In the meantime, all that talk about whether the Browns will win another game this season or how high they will pick in the annual college football draft next spring can officially take a rest for the time being.
* * *
Baker Mayfield had a ready answer to explain the reason his three-touchdown performance and firm control of the offense against the Falcons.
“When I woke up this morning,” he said, “I was feeling pretty dangerous.” And then, with exquisite timing, he waited a couple of seconds to let that sink in as the media chuckled. Then he did a small double eyebrow lift and followed up with a wry smile.
He was clearly enjoying sitting down after a game and not talking about a loss. The uniqueness of the situation prompted his playful dialogue with the reporters. And then he got serious.
“We have to build on it,” he said. “. . . We have to find the positives. We had a lot of positives this week. It’s going to be about how we handle that – not realizing or thinking we’ve made it because we haven’t. We’ll find out in two weeks.”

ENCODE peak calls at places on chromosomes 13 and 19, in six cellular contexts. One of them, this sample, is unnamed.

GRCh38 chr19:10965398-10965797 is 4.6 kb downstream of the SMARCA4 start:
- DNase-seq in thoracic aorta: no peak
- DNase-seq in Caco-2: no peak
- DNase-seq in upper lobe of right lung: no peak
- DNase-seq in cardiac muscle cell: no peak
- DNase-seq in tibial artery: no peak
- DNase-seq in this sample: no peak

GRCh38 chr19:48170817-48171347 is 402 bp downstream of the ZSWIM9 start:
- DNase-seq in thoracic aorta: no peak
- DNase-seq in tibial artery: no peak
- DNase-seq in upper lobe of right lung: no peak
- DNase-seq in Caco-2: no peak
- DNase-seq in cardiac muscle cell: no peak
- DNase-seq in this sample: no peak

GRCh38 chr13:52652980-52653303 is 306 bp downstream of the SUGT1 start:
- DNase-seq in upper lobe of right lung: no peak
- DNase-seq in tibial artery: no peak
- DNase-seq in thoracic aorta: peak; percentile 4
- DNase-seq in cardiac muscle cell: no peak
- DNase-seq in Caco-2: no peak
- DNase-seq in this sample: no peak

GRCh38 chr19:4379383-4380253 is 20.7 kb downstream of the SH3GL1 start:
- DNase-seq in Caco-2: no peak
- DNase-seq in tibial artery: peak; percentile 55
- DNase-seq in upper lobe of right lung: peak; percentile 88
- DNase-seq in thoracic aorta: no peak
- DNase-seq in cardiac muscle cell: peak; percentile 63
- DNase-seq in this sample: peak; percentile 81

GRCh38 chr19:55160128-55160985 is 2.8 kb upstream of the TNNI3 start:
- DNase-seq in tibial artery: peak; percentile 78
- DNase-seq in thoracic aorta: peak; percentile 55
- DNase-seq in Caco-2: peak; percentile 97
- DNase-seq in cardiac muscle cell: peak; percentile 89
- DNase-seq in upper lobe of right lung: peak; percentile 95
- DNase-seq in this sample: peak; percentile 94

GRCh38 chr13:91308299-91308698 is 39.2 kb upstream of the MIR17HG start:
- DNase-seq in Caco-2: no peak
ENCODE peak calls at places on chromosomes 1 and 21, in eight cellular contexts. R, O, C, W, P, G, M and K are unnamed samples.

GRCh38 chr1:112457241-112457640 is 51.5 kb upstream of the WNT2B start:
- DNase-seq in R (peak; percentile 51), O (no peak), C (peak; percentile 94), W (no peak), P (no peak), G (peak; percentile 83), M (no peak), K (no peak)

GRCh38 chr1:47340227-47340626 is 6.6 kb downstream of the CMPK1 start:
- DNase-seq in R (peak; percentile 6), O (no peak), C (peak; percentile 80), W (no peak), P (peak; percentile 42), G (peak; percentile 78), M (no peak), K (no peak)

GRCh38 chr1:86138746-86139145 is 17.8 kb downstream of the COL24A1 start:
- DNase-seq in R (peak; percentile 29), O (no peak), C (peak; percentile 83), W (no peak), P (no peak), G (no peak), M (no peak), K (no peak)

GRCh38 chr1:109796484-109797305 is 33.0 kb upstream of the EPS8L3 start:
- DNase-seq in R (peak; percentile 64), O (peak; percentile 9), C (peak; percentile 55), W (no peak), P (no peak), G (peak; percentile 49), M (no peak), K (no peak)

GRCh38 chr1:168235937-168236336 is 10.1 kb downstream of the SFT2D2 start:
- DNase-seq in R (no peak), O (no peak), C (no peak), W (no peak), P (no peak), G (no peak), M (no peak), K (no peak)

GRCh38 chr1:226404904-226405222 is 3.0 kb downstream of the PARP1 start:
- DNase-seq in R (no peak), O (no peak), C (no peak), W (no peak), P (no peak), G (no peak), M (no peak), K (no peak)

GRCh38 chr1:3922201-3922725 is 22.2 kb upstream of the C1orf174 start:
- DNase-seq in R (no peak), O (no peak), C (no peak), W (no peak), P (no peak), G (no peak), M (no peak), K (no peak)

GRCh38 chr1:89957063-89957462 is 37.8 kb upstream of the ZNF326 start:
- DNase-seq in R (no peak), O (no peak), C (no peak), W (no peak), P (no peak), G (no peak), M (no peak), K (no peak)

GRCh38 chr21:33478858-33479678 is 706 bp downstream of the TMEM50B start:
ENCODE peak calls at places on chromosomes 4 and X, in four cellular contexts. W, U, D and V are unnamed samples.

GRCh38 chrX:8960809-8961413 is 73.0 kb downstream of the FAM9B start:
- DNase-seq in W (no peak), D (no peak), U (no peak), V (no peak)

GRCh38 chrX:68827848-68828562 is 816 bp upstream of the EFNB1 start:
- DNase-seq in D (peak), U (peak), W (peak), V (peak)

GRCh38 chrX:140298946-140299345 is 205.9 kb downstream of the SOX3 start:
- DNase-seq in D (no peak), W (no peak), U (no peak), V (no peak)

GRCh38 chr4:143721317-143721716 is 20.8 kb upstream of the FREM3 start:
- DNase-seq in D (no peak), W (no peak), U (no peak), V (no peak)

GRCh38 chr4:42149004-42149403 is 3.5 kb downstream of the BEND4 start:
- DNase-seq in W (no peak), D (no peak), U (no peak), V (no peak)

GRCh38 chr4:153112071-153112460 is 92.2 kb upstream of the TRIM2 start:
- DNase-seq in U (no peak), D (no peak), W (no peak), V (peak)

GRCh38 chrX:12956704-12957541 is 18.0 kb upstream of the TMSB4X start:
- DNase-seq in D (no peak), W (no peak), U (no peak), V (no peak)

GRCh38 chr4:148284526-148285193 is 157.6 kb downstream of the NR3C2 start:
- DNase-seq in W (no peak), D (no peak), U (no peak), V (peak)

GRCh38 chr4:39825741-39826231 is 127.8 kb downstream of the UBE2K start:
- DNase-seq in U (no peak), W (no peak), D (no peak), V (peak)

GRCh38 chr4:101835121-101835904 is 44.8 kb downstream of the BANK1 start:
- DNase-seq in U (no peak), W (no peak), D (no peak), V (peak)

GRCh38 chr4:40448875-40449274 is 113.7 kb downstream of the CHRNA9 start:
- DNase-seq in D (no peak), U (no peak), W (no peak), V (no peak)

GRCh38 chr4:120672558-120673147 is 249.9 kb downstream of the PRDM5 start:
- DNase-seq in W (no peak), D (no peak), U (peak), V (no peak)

Mayfield talks not like a rookie who has only six games on his résumé, but one who has been around for a few seasons. It’s that part of his personality that seems to be rubbing off on his teammates.
I could see the difference in the offense the last two weeks. The confidence that was missing on that side of the football earlier, which probably was one of the reasons that triggered the firings of Hue Jackson and Todd Haley, has reappeared.
New offensive coordinator Freddie Kitchens has given Mayfield an offense that requires quick decisions and quicker release of the ball, taking advantage of his accuracy and making it easier on the offensive line to protect him.
It also extends possessions. In the last two games, the Browns have owned the football 17 times with only one three-and-out. And that was the last possession of the Falcons game when the outcome was secured. At the same time, it keeps the defense well rested.
What excited fans Sunday were two throws on the same possession (the second of the afternoon) that provided a glimpse into what Mayfield’s afternoon was going to be like. “Pretty dangerous.”